A: Apart from the musician and the audience there is another third vital element: the place.
C: Well, let's take the current case, the empty factory building of the 'Adlerwerke', where I played in June '95; I had checked it out several weeks before and briefly tried out the very resonant acoustics with the clarinet. There were still the smells and the particular atmosphere of a huge production hall, where hundreds of workers had worked in the heat and racket of the machines. From the nearby station you could hear the trains and the wind was whipping up the dust through the broken windows. When I was given the choice between the stage of the 'Gallus Theatre and this hall, my decision was obvious. I was curious to try out the possibilities of moving around inside this acoustic, to aim sounds into it and to let them rise and float about like a kite.
A: Now - about Woyzeck. Can you still stand the words: "Slowly Woyzeck, slowly, one thing after the other; he makes mine dizzy…."?
C: Well, I got fed up with that pretty fast. I am not a particularly well trained aspirant for constant repetition; it actually contradicts my whole system.
A: Didn't you have the problem of repetition with your almost 50 overtures in the Bad Godesberger Kammerspielen?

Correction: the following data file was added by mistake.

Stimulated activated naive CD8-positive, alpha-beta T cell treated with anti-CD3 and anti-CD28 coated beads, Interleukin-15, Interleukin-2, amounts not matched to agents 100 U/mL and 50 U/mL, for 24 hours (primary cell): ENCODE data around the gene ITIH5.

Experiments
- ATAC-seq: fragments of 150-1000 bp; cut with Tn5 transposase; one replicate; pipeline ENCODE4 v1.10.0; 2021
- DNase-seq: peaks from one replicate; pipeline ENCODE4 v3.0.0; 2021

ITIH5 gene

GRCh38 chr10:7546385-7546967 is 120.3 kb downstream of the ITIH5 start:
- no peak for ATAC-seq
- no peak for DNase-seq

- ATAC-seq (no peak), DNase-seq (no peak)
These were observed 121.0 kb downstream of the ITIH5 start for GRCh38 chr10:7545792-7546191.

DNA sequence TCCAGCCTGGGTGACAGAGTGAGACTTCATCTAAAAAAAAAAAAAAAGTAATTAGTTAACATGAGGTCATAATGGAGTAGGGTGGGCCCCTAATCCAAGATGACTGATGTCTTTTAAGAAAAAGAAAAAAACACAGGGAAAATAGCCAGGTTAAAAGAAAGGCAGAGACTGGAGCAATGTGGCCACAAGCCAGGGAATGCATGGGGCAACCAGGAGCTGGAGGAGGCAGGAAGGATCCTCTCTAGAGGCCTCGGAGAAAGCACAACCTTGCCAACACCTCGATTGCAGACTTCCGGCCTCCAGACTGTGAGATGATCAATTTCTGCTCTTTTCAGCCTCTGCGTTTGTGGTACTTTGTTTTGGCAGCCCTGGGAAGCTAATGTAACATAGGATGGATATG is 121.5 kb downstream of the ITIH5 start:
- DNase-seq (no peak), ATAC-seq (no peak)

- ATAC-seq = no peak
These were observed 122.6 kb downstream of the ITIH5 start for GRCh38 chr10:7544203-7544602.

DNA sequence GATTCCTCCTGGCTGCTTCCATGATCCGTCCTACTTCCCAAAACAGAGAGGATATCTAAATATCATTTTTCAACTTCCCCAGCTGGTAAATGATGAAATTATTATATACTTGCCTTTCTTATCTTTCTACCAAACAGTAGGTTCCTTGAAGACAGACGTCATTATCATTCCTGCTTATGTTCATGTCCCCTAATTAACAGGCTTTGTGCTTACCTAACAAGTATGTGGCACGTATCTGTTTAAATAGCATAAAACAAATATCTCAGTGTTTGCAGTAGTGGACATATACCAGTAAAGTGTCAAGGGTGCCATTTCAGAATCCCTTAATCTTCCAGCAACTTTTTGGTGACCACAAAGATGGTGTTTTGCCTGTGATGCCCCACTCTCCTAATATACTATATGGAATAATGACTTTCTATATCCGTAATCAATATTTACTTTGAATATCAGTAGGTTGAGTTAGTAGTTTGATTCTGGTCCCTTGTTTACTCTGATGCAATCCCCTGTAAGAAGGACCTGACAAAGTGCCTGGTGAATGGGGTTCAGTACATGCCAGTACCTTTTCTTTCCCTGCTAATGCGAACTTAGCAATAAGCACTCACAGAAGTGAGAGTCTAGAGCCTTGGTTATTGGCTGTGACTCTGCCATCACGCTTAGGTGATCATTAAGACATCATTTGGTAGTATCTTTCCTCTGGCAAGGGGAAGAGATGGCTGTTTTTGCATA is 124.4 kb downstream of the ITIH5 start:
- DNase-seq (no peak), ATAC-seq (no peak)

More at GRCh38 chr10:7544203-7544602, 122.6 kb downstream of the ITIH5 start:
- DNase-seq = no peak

C: Not in the slightest. Only the procedures and the goings on had their strict sequences. I had my stop watch, and when the lights went out I started to play in my cubby hole at the side of the stage, with a set time of about one minute; then the actual play began - for which I incidentally also supplied about 20 short musical pieces.
A: Did you accept the offer because you needed the money? Did your relationship to Büchner play a role?
C: I always need money just like everybody else. And although I am not particularly interested in theatre music, the director Valentin Jeker got me interested in his production of the Büchner play, which, incidentally, was very successful. He gave me a completely free hand in assembling and performing the music. For the realisation of the improvised introductory pieces, which follow the principle left/right and from high to low, I allowed myself to be influenced by the atmosphere of the play and the general melancholy of the work on stage, and although there is a recognisable common basic motif, they are actually quite different from each other and have been played over a period of many weeks.
A: Are these short pieces meant to be listened to together or as separate pieces?
C: The original idea was listening to them consecutively. However, just in case, I gave every miniature its own separate title - incidentally, all are named after parts of Frankfurt ending with -heim, and the Westend, the part where I live. This is supposed to mean we are separate but we still belong together and, on top of that, Georg Büchner also came from this South Hessian area.

Translation: Isabel Seeberg & Paul Lytton